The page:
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Zerweck 1

Chloe Zerweck
Rebecca Agosta
UWRT 1102-002
3 November 2014
Annotated Bibliography
Source 1:
If there was no high salary associated with professional sports would we even have
things like the NBA & NFL?
Boudway, Ira. "The NFL's Secret Finances: A $10 Billion Mystery." Bloomberg Business
Week. Bloomberg, 04 Sept. 2014. Web. 29 Oct. 2014.
http://www.businessweek.com/articles/2014-09-04/nfls-secretive-finances-anearly-10-billion-mystery
Boudway focuses on the increasing revenue for the NFL in multiple aspects.
The commissioners personal revenue is increasing as well as shareholders
and teams revenue individually. This shows the stagerring numbers that the
NFL brings in and generates in the multiple aspects.

This article will be helpful in my research because it put just how much
money is generated in these professional sports into perspective and helps to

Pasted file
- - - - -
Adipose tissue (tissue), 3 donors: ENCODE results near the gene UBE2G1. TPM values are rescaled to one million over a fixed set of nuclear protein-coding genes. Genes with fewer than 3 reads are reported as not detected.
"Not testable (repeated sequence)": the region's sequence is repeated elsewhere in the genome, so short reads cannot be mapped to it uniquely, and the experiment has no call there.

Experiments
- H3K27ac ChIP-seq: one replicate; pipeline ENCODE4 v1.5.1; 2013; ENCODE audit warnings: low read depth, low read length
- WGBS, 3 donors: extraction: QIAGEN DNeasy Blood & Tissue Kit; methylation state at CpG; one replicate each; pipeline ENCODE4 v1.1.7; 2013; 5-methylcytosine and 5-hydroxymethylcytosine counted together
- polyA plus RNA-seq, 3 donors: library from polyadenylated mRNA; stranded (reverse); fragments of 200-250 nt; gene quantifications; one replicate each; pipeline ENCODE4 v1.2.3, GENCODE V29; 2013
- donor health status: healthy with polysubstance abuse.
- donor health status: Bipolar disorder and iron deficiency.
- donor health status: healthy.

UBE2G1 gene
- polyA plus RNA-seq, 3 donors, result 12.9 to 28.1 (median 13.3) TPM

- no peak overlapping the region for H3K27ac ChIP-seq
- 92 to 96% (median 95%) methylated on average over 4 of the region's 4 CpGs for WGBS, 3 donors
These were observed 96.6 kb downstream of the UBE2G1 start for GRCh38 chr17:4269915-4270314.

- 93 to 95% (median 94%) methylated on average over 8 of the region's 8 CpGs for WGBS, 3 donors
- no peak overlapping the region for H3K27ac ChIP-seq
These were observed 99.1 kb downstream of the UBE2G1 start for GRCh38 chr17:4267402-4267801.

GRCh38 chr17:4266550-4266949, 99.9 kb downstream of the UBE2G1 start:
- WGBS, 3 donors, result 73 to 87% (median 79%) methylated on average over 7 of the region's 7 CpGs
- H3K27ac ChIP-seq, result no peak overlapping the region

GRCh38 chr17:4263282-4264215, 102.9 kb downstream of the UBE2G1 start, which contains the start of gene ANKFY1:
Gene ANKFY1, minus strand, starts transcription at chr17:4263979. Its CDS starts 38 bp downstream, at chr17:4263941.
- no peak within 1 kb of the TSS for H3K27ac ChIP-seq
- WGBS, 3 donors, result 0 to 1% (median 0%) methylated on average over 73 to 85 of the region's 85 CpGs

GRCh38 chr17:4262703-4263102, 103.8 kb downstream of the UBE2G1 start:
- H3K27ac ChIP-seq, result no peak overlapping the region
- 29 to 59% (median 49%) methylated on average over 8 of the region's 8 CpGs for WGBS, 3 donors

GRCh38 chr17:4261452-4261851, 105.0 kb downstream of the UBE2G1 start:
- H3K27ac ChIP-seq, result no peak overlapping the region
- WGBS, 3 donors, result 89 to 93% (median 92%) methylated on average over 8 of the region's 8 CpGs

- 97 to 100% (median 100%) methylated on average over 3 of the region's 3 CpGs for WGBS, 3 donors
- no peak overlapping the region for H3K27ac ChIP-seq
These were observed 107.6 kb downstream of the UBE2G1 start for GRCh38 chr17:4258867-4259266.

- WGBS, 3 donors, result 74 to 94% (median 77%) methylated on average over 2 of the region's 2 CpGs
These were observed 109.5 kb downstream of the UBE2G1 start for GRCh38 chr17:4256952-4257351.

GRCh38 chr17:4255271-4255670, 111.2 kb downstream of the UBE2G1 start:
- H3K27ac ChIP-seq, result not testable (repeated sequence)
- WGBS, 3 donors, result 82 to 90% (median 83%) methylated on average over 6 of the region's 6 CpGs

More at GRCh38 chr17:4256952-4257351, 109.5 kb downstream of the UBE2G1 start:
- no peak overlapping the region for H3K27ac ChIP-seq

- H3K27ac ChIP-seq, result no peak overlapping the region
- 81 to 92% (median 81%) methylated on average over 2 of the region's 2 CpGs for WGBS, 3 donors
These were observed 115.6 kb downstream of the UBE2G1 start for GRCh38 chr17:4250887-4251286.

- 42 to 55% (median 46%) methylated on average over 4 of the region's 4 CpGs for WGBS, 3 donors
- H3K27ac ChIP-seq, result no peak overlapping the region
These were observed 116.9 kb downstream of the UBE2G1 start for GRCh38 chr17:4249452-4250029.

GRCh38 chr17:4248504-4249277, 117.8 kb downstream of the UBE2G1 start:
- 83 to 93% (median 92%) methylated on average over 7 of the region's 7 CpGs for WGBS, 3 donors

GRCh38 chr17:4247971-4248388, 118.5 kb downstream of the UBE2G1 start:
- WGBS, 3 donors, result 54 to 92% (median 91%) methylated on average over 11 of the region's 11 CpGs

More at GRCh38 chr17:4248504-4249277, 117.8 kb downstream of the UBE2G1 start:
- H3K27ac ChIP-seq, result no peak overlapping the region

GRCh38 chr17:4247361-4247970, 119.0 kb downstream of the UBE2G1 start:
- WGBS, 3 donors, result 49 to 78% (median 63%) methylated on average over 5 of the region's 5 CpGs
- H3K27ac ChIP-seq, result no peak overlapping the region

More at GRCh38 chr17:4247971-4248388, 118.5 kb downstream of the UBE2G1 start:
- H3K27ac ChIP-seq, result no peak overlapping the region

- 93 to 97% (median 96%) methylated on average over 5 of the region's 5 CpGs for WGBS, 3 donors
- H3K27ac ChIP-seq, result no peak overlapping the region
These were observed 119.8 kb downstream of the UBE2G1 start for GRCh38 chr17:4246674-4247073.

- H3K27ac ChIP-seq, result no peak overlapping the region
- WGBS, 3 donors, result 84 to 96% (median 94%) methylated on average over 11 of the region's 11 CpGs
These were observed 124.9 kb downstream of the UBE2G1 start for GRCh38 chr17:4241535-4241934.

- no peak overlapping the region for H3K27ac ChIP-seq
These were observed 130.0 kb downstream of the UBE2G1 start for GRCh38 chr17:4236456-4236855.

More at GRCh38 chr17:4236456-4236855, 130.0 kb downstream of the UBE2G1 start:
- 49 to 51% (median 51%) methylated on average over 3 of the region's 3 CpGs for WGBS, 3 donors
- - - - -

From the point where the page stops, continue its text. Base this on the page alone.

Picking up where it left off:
provide a number to have in mind when discussing professional sports.
Boudway is credible because it is from a praised and trusted website.
Does seeing how much money this sport alone is bringing in change peoples
thoughts on the positivity on the NFL? Or is it just someone prospering and nobody

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should take that away from them?

Source 2:
Inquiry Question: How does the media affect the blue-collar jobs that are
frowned upon but are just as important?
Eshelman, Kristie. "The Diversity of Work in the Market Economy." Values Capitalism.
N.p., Jan. 2014. Web. 26 Oct. 2014. http://valuesandcapitalism.com/the-diversityof-work-in-the-market-economy/
In todays society, some work has become more valued than others. Those jobs
that are considered more prestigious are considered intellectual and creative while
other jobs are thought of as undistinguished and repetitive. This division in jobs is
also connected to divisions of wealth, social status, education, and racial biases in
favor of the more prestigious class. Eshelman tries to point out that each job is as
important as the next because we all need each other. Eshelman also says that
each of us have an opportunity to balance what we love most with our talents and
choose the most practical career path accordingly to try to further our personal
lives and the lives of others.
Markets allow us to leverage our differences by exchanging goods and services